Ko is a society organized by people having the same faith. Note, however, the term 'ko' is used in a wide variety of organizations such as Mujin-ko (beneficial association).
The term ko originally represents 'kogi (lecture)' or 'ko-doku (reading),' and referred to a group of monks living in the Heian period who read and studied Buddhist scriptures. It later came to mean 'ko-kai,' a Buddhist event focused on the reading of Buddhist scriptures, and the use of the term spread to a wide variety of Buddhist rituals (such as Hoon-ko (a memorial service for Shinran)).
While this concept of ko spread to the public in the Middle Ages, many types of faith groups used the term ko in their names. Among ko as faith groups, some were naturally formed in local communities and some were introduced from outside. The first kind of ko was operated by ujiko (shrine parishioners) who believed in regional deities such as ujigami (a guardian god or spirit of a particular place in the Shinto religion) and ubusunagami (guardian deity of one's birthplace) in order to maintain their shrine. Some ko of high-class shrines have members even outside the village it is located in.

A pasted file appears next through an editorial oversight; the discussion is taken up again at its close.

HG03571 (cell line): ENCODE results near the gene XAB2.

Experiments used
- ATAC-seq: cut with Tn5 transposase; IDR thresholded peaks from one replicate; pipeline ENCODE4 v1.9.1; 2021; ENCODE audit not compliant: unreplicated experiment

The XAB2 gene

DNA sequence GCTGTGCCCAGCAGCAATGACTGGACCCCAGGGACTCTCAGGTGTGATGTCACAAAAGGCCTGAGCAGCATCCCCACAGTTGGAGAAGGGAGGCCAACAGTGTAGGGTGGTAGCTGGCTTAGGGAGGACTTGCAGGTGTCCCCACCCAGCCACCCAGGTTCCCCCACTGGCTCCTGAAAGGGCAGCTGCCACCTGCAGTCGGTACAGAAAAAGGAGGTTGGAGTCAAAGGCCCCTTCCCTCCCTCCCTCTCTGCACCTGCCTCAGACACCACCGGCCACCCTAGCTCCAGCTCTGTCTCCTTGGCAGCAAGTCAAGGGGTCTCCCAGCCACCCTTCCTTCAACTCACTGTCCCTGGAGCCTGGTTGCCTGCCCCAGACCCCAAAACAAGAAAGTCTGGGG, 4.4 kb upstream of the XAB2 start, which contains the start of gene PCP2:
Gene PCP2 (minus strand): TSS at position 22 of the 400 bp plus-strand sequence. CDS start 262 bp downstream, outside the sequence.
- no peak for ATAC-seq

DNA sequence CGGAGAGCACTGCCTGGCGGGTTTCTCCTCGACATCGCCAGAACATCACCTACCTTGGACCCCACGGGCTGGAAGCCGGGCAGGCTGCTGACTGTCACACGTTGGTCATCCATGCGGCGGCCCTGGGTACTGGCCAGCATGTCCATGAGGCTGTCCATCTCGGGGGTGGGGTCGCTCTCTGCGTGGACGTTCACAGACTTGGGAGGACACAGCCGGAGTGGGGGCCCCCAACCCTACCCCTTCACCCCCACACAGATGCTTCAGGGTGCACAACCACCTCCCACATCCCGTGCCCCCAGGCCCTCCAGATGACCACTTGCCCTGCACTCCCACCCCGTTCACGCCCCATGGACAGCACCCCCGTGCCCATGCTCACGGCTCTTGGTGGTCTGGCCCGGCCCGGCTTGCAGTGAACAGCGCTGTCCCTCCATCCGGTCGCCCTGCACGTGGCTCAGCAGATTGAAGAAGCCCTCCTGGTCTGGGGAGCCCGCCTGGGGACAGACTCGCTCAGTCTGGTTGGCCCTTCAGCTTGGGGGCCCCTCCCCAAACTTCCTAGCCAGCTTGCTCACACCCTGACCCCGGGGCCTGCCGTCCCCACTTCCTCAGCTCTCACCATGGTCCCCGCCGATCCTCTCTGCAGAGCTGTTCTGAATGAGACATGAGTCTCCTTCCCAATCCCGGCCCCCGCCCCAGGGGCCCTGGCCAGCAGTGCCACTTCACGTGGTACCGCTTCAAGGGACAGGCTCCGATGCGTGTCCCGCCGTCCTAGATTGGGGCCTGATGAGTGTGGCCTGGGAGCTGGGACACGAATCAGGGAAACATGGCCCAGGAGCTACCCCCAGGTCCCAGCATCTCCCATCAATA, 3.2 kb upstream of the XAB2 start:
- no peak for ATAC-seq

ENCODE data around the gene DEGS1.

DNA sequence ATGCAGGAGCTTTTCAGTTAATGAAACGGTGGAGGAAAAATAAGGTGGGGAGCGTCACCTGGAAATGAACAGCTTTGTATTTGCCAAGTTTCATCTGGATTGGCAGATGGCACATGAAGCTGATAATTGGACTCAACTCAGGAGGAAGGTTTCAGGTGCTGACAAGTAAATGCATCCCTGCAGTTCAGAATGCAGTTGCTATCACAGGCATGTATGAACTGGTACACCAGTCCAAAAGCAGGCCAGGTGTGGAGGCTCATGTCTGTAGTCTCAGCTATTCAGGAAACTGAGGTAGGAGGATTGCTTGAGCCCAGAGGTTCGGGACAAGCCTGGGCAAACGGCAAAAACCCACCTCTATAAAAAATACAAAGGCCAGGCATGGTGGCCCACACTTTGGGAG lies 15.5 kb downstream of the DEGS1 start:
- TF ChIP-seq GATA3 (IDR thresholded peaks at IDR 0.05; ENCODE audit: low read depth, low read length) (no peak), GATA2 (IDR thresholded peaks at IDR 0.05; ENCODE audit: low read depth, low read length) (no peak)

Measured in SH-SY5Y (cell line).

Ko is also called 'kosha (a meeting for the purpose of spiritual guidance or for conducting a religious ceremony, or an organization for holding such meetings),' and members of ko are called 'koin.'
For ko operation, officers such as komoto (host of the ko), fuku-komoto (vice komoto), and sewanin (manager) are appointed. They are usually selected from ko members and are appointed by the shrine or temple that the ko has faith in.
Ko that were introduced from outside were originally related to mountain worship. Ascetic Buddhist monks from Tate-yama Mountain traveled across the nation to encourage people to climb sacred mountains, and built sanpai ko (ko for temple or shrine visits) at various locations. Following this, a large number of ko for shrine and temple visits were established in various parts of Japan. These sanpai ko held 'so mairi' in which all ko members visited their temple or shrine, but in many cases, 'daisan ko (ko by representative)' was held in which a few people were selected as representatives to visit their temple or shrine on behalf of their ko.
Use of the concept of ko in beneficial organizations (such as Tanomoshi-ko and Mujin-ko) has been derived from the concept of daisan ko. In these organizations, they collect money from members but instead of visiting a temple or shrine, they buy lottery tickets or bid in auctions, and money won in lotteries or objects obtained through auction are given to the members.